When taking the direct route from research question to answer is not possible, there may well be an indirect way to collect clues. That way comes in the form of what genealogists call a collateral line.
I may not have found confirmation of what became of Stephen Malloy, after his abrupt departure from Liverpool for Boston—at least according to the letter he sent his wife Anna, back in County Limerick—but I can trace some of his Flanagan in-laws for possible clues. We've already traced Anna and her daughter Catherine from their 1849 home in Ireland to their residence across the ocean in America, and discovered that another Flanagan family member—Anna's brother William—had joined them in Chicago. In addition to William, there was possibly one other Flanagan sibling who made the journey to America, as well.
So far, I have not been able to determine the name of that Flanagan brother, despite finding reports that he may have been buried in a Flanagan family plot in Chicago's Mount Olivet Catholic Cemetery. That detail will reveal itself in good time, I'm sure. But the collateral relative we need to focus on today is a Flanagan brother's daughter by the name of Johanna.
I've discussed Johanna quite a bit in the past, but this month's research goal has taught me the value of reviewing all the information I've already collected. Sometimes, details which previously slipped by unnoticed can later take on significance. Heeding that observation, let's go back to Johanna's story to see whether anything pops up with this review.
I first stumbled upon Johanna's records as we often do in genealogical pursuits: at the end of her life. There in Chicago in 1909—just a bit shy of the revised format for death certificates—was the report of her passing. The scant details revealed that Johanna had been born in Ireland and that her parents were, as well—a no-brainer for those of us researching our Irish immigrant ancestors—but the document didn't happen to mention just who her parents might have been.
It was from a small insertion in the Chicago Tribune the day after her June 11 death that we learn her maiden name, listed in that obituary as Flanigan.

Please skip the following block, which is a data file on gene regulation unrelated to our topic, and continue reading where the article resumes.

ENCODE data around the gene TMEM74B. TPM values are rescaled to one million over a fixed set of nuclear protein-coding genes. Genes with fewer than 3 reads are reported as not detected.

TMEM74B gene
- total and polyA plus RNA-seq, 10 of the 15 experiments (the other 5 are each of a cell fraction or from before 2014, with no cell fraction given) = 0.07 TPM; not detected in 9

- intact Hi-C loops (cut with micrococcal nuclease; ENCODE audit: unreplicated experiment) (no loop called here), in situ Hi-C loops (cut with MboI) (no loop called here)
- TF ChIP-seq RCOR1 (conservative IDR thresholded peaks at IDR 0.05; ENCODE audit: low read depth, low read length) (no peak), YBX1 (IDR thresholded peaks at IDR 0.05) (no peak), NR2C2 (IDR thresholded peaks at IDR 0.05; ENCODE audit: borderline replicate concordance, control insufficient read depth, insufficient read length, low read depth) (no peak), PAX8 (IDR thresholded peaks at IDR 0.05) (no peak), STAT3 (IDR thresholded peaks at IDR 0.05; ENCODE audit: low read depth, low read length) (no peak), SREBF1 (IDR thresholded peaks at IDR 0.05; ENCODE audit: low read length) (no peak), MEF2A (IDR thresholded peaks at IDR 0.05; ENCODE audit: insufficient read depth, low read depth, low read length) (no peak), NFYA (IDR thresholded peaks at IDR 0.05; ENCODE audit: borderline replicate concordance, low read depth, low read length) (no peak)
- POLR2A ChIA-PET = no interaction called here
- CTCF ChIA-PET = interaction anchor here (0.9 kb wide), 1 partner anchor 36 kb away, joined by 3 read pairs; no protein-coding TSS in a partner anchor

While the obituaries of that time period—at least in Chicago—did not include mention of the deceased's parents' names, we at least can infer that it was Johanna's father, not mother, who was the Flanagan connection, a detail which helps our research process.
Keeping in mind that Johanna's death certificate suggested a date of birth some time in 1850, we realize that she and her cousin Catherine Malloy—eventually Mrs. John Tully—were almost the same age. What is the possibility that Johanna, too, made the journey to America in 1855? While I have yet to find her name featured in passenger records, we do have a couple documents to rely on in estimating her arrival on American shores.
One document, of course, is the death certificate, itself. There, the family's unnamed representative estimated that Johanna had been in Chicago for thirty five years. This yields an arrival date of about 1874—considerably later than the arrival of William Flanagan, his sister Anna, and Anna's daughter Catherine. Yet that is only one report—with a good possibility to be in error. Checking with a second report—this time supposedly provided by Johanna herself in the 1900 census—reveals Johanna had arrived somewhere in the United States in 1868.
Another question which might produce a helpful clue would be: where did Johanna get married? According to that 1900 census report, Johanna had been the mother of ten children, seven of whom were still alive at the time of the enumeration. Yet she reported that, by 1900, she was a widow. It was only when we located the family in the 1880 census that we discover her husband possessed the unfortunately all-too-common name of John Lee.
Finding a marriage record for Johanna and John would be challenging, if they had wed in Ireland, though it might have provided useful information. On the other hand, locating such a record in Chicago might be just as helpful—and more likely to actually be found than such records in Ireland. Yet, all I can find right now is: nothing. The only circumstantial clue is that the Lees' oldest child, William, was born about 1875. If Johanna had arrived in 1868, that surely would point toward a marriage in Chicago.
Could it be possible, then, that the Irish immigrant "Joana Flanagan" working in Chicago as a domestic servant in the Josiah Butler household—according to the 1870 census—was our unmarried Flanagan link? If so, that may indicate that Johanna traveled to America as a single woman, not with any Flanagan relatives—a helpful detail, once we peruse passenger lists.
With these basic parameters in place, let's see what we can find on this one collateral link to our Flanagan line, both in Chicago and across the ocean, back in the family's home in County Limerick. The key, hopefully, is to find names of the rest of that Flanagan family, including—perhaps—some Flanagans who remained in their homeland.